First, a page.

At first glance, this set of process transitions might only apply once to a business – after all, when a manual process becomes modernised, it will never be manual again, or so the thinking goes. However, in reality, a smart business operating in change will always be creating new processes to respond to changing opportunities, whatever its size. Flexibility is definitely required in the technology to constantly deliver the new business processes efficiently and effectively which is what we claim we offer with our Intact accounting and business solutions.
Natural changes to the working of an organisation
Natural changes to the working of an organisation are constant variables that need to be monitored and taken into account to maximise the efficiency of a smart business. There may have been a time when a business would have substantially the same processes from one decade to the next, but that day seems to be past. Now, the expectation among leaders of smart businesses is that their organisation would continually change to respond to movements in the marketplace, their own capabilities, and the capabilities of their business partners.
Each of these shifts usually works its way through the organisation via changes in business process.
Changes in technology
According to the European Commission, 40% of the productivity gains in European companies came from the use of IT. Plus, a quarter of all European companies found that the organisation strategically depends on IT for effective innovation.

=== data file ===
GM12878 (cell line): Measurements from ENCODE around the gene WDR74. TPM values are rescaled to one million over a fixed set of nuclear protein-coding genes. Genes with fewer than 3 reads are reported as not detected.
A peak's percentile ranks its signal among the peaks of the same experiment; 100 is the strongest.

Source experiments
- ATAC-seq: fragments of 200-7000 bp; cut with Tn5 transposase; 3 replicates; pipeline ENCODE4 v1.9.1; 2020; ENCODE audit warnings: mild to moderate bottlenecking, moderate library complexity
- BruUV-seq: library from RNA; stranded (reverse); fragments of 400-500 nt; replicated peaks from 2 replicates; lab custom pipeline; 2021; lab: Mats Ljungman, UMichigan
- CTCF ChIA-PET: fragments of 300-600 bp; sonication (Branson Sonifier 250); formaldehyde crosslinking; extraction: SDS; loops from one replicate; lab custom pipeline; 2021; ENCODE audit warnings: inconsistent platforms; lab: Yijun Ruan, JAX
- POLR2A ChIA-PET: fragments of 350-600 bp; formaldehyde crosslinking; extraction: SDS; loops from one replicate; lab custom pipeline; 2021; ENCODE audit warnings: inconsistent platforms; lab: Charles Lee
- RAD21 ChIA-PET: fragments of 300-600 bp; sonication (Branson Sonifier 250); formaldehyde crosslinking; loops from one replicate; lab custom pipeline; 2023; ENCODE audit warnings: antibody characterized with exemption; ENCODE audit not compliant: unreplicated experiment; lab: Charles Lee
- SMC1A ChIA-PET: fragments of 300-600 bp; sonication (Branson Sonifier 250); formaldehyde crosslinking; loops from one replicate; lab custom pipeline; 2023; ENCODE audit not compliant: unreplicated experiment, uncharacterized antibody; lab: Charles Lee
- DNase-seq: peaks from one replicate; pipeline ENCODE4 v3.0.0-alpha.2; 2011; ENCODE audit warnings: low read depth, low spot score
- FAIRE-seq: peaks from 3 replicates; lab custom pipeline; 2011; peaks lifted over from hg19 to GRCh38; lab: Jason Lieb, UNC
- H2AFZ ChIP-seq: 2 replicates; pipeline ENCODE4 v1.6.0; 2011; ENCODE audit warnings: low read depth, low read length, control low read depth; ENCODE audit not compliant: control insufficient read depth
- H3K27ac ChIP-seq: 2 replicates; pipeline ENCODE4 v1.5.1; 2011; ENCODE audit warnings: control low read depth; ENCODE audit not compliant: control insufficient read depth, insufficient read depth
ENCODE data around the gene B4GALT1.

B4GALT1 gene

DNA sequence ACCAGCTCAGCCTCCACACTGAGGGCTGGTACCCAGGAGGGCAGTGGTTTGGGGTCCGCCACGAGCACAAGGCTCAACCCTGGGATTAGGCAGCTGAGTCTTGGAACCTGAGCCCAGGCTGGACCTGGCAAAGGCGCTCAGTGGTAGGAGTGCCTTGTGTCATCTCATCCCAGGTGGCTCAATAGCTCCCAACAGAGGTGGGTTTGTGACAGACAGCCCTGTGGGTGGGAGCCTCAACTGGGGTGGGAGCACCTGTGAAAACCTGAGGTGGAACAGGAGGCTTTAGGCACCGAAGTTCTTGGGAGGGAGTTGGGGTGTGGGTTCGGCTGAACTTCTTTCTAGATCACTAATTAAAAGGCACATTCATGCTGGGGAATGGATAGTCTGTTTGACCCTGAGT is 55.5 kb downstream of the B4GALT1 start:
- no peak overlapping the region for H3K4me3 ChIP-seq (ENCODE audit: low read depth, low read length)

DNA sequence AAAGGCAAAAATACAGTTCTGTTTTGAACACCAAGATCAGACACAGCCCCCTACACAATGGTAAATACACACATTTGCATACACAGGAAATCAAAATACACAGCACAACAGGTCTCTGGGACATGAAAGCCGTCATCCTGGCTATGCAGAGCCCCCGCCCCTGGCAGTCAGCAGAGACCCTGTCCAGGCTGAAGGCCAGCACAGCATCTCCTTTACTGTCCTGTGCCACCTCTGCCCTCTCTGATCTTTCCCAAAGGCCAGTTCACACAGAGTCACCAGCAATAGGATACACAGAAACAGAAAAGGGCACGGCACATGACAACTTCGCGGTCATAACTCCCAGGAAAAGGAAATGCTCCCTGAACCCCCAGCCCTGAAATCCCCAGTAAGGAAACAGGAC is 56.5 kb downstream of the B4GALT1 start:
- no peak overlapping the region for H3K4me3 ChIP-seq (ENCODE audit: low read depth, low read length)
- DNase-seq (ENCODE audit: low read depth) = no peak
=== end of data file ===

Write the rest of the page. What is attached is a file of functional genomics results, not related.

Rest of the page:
Information technology has broken down the traditional walls that existed between different parts of a smart business: sales, finance, manufacture, warehousing and so on. Now it is possible to enable a process such as order to cash across different parts of the smart organisation, or even across a range of partner organisations, in a manner that is seamless to the participants in the process.
It is a true to say that the Internet has changed everything which many business leaders in “regular” companies seem to interpret that to mean that they can now sell their goods and services on the web. Not true, as this process can get quite confusing and in fact can lead to double the work for a “regular” business. That is only one aspect of the digital revolution that has swept across business.
The wider impact of the digital revolution means that organisations can now break down all their activities into processes and use digital technology to deliver faster communications, easy access to information and the ability to scale up in the future. Processes that are manual or based on the movement of paper are truly limiting. Digital processes enable numerous participants to complete their work without compromising others or holding up an element of the process.
Everybody agrees that the best companies make the most of their people. Which is why it is really surprising that so many companies do so little with their people.
Not so for a “smart business”, in fact, smart businesses owe their advantage to the people who work for them. The employees who will assist the company are those who have finger-tip access to the information they need to make the best decisions they can. In a smart business, that information comes from making the most of the software in the business.
In such a mode, an organisation seems efficient, even effortless, in handling and reacting to events taking place around it. For example, we expect amazon.com to demonstrate expert skills when we seek to find a particular book, or author. In this situation, amazon.com provides expert input to us, responding automatically to our requests, and anticipating our next question by offering recommendations based on our previous choices.